Integer overflow

What do you think of this piece of C code?

  void foo(long v) {
    unsigned long u;
    unsigned sign;
    if (v < 0) {
      u = -v;
      sign = 1;
    } else {
      u = v;
      sign = 0;

Seems pretty simple, right? Then what do you think of this output from MySQL:

  mysql> create table t1 (a bigint) as select '-9223372036854775807.5' as a;
  mysql> select * from t1;
  | a                    |
  | -'..--).0-*(+,))+(0( | 

Yes, that is authentic output from older versions of MySQL. Not just the wrong number, the output is complete garbage! This is my all-time favorite MySQL bug#31799. It was caused by code like the above C snippet.

So can you spot what is wrong with the code? Looks pretty simple, does it not? But the title of this post may give a hint…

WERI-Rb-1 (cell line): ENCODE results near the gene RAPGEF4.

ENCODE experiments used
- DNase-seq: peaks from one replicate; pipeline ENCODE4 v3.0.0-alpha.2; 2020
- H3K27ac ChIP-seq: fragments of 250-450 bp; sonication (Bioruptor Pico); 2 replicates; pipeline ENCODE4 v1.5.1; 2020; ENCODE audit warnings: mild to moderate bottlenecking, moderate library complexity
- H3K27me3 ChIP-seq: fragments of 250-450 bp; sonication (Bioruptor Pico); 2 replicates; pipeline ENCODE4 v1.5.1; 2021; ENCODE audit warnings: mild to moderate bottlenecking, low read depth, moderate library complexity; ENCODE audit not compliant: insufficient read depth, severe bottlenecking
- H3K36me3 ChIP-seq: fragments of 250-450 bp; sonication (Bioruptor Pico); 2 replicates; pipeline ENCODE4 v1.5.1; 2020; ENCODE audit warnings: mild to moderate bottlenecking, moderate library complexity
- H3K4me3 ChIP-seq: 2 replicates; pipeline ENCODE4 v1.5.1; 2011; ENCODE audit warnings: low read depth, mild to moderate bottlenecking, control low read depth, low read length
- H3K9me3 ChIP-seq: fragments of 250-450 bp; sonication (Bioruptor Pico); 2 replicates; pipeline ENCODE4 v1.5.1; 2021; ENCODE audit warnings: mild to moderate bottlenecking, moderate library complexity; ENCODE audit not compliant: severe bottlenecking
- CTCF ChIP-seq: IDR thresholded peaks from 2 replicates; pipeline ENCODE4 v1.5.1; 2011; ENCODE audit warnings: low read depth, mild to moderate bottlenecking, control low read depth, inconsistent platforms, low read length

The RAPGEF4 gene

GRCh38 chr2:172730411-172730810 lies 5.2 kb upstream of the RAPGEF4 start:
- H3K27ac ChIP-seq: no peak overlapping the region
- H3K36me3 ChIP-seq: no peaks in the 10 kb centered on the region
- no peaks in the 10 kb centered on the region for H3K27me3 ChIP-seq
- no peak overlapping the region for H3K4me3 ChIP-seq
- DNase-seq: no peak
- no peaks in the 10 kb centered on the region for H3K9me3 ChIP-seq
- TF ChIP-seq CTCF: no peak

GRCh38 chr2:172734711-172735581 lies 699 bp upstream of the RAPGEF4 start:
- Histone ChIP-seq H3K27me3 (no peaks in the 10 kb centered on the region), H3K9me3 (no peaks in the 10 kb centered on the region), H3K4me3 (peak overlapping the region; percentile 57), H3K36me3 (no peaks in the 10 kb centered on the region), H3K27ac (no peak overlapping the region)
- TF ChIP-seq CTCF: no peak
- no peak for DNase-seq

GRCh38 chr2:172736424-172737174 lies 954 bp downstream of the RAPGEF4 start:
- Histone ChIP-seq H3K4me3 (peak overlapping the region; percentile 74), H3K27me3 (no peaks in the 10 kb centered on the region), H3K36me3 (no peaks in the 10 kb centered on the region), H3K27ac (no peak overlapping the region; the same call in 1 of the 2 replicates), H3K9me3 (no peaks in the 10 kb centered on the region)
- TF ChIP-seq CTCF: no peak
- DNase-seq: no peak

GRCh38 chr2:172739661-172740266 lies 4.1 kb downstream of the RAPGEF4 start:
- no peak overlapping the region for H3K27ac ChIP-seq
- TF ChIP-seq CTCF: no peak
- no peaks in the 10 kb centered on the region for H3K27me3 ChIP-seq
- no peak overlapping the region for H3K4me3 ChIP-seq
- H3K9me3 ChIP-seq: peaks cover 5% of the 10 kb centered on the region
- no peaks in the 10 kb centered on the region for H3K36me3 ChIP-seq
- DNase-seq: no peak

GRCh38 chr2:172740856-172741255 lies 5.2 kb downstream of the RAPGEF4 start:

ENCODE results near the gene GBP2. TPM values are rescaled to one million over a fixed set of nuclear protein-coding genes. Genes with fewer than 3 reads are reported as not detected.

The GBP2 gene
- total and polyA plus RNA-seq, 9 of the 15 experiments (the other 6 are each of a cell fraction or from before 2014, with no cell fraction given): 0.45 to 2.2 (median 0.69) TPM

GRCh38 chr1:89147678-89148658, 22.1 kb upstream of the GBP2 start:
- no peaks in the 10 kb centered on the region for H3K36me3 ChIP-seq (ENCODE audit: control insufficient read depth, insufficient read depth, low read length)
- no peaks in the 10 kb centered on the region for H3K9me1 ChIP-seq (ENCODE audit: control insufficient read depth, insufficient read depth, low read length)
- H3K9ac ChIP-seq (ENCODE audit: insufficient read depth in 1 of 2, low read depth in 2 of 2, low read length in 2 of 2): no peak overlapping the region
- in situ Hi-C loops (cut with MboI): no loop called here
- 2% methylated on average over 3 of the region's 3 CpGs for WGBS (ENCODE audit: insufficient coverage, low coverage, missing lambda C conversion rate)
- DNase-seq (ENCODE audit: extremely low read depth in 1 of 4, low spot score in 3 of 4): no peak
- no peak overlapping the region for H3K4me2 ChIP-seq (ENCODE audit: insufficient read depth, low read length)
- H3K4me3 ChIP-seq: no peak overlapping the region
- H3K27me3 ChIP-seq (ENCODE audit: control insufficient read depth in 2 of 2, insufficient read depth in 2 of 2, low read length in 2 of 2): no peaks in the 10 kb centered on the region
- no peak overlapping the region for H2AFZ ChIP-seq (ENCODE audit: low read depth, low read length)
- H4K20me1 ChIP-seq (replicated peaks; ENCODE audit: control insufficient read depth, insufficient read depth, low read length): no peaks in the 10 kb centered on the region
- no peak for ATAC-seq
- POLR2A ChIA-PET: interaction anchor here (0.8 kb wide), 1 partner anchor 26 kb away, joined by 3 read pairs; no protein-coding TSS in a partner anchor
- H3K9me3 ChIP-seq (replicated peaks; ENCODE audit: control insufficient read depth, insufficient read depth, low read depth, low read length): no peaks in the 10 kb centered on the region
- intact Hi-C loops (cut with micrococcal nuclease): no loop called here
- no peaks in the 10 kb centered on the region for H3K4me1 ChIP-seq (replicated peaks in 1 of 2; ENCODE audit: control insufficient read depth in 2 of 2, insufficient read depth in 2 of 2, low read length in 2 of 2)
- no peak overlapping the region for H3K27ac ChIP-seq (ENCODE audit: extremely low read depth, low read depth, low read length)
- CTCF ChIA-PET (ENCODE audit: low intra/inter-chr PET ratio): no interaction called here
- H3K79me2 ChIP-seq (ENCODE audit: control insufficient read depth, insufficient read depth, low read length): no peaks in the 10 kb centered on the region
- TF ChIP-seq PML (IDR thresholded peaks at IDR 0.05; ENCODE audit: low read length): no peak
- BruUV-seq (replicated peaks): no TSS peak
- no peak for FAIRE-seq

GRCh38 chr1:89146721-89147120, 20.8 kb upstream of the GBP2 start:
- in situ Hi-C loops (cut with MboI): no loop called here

It is a little known fact that signed integer overflow is undefined in C! The code above contains such undefined behaviour. The expression -v overflows when v contains the smallest negative integer of the long type (-263 on 64-bit) – the absolute value of this cannot be represented in the type. The correct way to put the absolute value of signed v into unsigned u is u = (unsigned long)0 - (unsigned long)v. Unsigned overflow is well-defined in C, in contrast to signed overflow.

And yes, GCC will generate unexpected (but technically valid) assembler for such code, as seen in the Bug#31799. If you do not like this, then use -fno-strict-overflow like I believe Postgresql and the Linux kernel do.

(But better write correct C code from the start).


  1. Another interesting fact related to this is that an integer division of INT_MIN / LONG_MIN / LONGLONG_MIN by -1 (i.e. a theoretical equivalent of integer negation) crashes the process with SIGFPE, at least on x86. I discovered it when fixing Before that fix, the server crashed on the following statement: SELECT -9223372036854775808 MOD -1

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